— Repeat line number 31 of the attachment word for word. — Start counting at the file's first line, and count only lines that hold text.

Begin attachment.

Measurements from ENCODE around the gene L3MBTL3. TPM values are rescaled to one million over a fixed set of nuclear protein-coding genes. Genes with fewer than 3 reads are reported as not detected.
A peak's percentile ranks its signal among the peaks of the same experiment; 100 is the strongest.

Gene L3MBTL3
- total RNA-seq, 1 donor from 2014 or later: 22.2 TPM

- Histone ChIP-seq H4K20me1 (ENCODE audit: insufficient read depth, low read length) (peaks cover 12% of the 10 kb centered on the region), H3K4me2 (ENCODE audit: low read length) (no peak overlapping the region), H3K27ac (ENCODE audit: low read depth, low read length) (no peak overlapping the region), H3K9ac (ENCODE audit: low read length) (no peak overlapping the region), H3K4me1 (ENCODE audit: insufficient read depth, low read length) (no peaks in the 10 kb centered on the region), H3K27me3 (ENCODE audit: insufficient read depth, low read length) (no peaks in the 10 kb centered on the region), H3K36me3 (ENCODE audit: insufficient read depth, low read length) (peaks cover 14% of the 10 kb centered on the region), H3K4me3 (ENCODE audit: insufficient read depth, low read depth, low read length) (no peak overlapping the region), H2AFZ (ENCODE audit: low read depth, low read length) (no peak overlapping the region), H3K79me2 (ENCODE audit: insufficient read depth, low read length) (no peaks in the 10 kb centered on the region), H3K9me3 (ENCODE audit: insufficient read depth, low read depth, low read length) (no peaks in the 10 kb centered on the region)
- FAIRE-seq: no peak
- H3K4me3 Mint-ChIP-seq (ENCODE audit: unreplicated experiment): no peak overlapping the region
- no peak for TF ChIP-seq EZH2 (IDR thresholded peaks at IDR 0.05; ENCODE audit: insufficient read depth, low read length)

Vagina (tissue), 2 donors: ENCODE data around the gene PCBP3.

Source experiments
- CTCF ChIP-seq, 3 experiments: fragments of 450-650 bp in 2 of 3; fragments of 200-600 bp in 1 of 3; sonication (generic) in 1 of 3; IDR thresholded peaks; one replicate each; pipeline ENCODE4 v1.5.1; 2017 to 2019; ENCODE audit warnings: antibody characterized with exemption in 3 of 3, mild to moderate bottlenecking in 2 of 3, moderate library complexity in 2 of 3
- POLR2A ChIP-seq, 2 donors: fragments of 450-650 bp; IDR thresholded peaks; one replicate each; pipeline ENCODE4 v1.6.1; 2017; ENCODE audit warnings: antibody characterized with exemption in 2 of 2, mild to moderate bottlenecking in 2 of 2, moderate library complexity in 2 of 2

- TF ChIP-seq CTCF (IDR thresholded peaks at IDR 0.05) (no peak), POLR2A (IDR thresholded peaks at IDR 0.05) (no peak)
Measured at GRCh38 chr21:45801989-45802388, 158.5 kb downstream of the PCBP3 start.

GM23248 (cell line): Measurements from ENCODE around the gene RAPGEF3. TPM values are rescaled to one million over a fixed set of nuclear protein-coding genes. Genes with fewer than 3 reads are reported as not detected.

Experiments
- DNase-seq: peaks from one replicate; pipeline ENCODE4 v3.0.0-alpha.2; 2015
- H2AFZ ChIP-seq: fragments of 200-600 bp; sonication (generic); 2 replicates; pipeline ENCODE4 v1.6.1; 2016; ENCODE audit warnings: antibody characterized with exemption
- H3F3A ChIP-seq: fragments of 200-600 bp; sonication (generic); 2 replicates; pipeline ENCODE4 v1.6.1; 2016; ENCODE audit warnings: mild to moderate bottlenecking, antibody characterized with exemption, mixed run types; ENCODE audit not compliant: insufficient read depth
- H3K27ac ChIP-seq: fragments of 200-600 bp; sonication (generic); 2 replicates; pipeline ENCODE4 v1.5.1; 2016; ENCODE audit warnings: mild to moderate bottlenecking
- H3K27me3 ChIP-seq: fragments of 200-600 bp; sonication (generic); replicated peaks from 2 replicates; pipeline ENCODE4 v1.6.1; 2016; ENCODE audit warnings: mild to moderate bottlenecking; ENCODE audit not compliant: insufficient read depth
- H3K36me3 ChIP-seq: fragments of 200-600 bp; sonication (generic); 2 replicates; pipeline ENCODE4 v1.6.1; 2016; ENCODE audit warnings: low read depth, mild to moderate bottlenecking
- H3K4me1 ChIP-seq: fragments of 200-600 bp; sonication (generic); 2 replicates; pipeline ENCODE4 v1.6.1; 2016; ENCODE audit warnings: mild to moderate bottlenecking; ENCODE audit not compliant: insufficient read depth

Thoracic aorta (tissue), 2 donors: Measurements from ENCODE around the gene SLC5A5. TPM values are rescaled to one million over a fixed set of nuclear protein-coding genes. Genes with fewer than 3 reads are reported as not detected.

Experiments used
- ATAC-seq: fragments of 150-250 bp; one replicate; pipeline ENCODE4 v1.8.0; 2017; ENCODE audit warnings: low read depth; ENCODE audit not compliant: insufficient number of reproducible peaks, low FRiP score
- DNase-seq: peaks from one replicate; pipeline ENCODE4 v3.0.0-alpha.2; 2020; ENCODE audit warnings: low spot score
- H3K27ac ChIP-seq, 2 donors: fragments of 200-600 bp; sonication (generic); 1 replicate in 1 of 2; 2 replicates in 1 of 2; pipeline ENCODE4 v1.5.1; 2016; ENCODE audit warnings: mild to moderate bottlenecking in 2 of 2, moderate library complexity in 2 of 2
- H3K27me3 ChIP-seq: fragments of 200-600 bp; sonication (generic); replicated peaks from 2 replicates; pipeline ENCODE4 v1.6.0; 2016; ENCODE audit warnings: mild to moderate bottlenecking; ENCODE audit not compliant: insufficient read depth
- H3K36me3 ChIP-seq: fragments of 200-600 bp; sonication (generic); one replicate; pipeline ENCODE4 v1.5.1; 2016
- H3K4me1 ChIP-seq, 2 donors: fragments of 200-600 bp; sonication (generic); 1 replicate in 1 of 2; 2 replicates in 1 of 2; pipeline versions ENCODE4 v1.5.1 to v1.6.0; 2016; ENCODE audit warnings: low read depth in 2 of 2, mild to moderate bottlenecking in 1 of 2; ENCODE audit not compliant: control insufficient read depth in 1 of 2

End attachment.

- H3K4me1 ChIP-seq, 2 donors: fragments of 200-600 bp; sonication (generic); 1 replicate in 1 of 2; 2 replicates in 1 of 2; pipeline versions ENCODE4 v1.5.1 to v1.6.0; 2016; ENCODE audit warnings: low read depth in 2 of 2, mild to moderate bottlenecking in 1 of 2; ENCODE audit not compliant: control insufficient read depth in 1 of 2